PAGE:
Gooseberry-Leaf Globemallow

    Gooseberry-Leaf Globemallow

    Common Name(s):

    Gooseberry-leaf Globemallow
    Gooseberry Globemallow
    Currant-leaf Globemallow

    Scientific Name:

    Sphaeralcea grossulariifolia (Hook. & Arn.) Rydb.

    Scientific Name Synonyms:

    None Known




    Life Span: Perennial

    Origin: Native

    Season: Cool

    Growth Characteristics: Gooseberry-leaf globemallow is a hairy, several -stemmed forb which grow from a woody base. It is covered with a fairly dense covering of star-shaped hairs, giving the plant a grayish or gray-green cast, and grows up to 24 inches tall. Flowers April to August, and reproduces from seeds.

    Flowers/Inflorescence: The coral to orange and apricot colored flowers are found in short, dense terminal spikes, or the lower flowers may be in the leaf axils. The bell-shaped calyx is fairly densely covers with star-shaped hairs. The calyx ranges from 5-6 mm long with broadly lance-shaped lobes. The petals range from brick-red to apricot and are up to 1 inch long.

    Fruits/Seeds: Schizocarp.

    Leaves: Gooseberry-leaf globemallow leaves are circular in outline and deeply parted into 3-5 thin lobes which are again deeply cleft. The blades range from 1-4 inches long and about as wide. The petioles of the lower leaves are up to 2 ½ inches long with those of the upper leaves shorter. The leaves are green to green-gray with white hairs.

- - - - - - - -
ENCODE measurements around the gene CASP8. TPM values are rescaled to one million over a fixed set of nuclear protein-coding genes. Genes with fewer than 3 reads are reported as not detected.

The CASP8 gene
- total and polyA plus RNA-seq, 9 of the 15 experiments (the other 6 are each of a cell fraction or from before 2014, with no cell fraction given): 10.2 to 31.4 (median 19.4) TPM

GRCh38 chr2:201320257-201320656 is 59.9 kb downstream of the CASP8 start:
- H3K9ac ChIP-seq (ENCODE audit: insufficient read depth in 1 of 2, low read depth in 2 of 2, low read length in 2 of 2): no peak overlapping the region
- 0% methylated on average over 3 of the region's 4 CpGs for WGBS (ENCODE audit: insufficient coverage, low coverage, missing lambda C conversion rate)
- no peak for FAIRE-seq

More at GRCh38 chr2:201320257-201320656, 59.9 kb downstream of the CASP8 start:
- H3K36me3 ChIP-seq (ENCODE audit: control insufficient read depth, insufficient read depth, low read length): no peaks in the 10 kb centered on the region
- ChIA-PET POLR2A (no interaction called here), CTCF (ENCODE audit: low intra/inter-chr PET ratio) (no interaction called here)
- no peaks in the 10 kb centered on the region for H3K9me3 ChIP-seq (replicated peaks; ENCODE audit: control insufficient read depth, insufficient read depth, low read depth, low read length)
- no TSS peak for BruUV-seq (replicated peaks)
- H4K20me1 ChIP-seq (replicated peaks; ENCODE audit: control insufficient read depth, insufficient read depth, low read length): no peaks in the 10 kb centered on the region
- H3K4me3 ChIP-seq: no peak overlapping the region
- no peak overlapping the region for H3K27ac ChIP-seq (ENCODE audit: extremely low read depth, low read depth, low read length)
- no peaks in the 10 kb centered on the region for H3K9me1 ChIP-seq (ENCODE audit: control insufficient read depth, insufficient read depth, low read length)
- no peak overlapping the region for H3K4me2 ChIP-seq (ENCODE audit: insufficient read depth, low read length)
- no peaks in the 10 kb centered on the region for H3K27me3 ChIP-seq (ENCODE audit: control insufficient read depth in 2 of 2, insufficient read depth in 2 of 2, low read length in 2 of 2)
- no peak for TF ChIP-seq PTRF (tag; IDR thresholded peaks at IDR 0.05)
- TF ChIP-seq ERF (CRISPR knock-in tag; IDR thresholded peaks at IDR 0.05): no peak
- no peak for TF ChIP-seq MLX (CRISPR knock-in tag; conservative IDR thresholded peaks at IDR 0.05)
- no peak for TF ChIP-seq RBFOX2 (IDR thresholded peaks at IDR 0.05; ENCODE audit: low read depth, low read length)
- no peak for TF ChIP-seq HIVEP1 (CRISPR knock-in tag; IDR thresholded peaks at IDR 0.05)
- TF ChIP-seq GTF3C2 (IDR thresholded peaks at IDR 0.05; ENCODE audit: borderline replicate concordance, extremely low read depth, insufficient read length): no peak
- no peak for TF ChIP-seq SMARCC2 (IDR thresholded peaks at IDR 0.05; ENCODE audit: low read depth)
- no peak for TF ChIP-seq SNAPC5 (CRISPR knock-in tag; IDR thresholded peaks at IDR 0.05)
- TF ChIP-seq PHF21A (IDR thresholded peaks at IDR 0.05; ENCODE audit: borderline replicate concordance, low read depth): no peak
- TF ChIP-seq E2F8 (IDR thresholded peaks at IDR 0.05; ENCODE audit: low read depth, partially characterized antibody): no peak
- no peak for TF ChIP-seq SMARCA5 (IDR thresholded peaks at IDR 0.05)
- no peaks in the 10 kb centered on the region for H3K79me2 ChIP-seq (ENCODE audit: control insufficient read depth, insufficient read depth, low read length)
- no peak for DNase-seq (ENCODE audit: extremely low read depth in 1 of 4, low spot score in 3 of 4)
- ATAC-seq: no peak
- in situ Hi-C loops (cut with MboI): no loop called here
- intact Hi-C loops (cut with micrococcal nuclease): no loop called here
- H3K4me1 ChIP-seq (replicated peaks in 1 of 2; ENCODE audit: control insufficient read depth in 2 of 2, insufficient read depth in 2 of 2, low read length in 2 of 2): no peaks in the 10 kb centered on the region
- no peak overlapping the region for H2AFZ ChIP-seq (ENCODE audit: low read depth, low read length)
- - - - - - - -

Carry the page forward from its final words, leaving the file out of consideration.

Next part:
Stems: Gooseberry-leaf globemallow has clusters of spreading to erect, simple to branched stems, from 15 to 35 inches high.

    Roots: Deep-seated running roots.

    Ecological Adaptions:

    Gooseberry-leaf globemallow grows mainly on dry plains, open deserts, washes, playas, hillsides, foothills, mesas and canyons at elevations from 2,600 – 7,500 ft. It is considerably drought resistant and establishes well on disturbed sites. It loses its leaves during times of drought and may actually increase in size in times of drought and overgrazing. Of all the globemallows, Gooseberry-leaf globemallow occupies the more arid end of the habitat.

    Soils: Grows in soil textures ranging from clay to gravel. It can grow in alkaline soils and tolerates moderate salinity. It is often found on volcanic soils.

    Associated Species: Shadcale, cheatgrass, big sagebrush, blackbrush, greasewood, rabbitbrush.

    Uses and Management:

    Gooseberry-leaf globemallow is a desirable forage species for some livestock and wildlife, in part because it is drought resistant and often remains green throughout the summer.

    It is one of few native forbs suitable for seeding on disturbed, exposed and erodes sites in harsh environments in the Intermountain West. It can be used to suppress cheatgrass and other annuals. For its aesthetic qualities, it is recommended for landscaping in arid environments.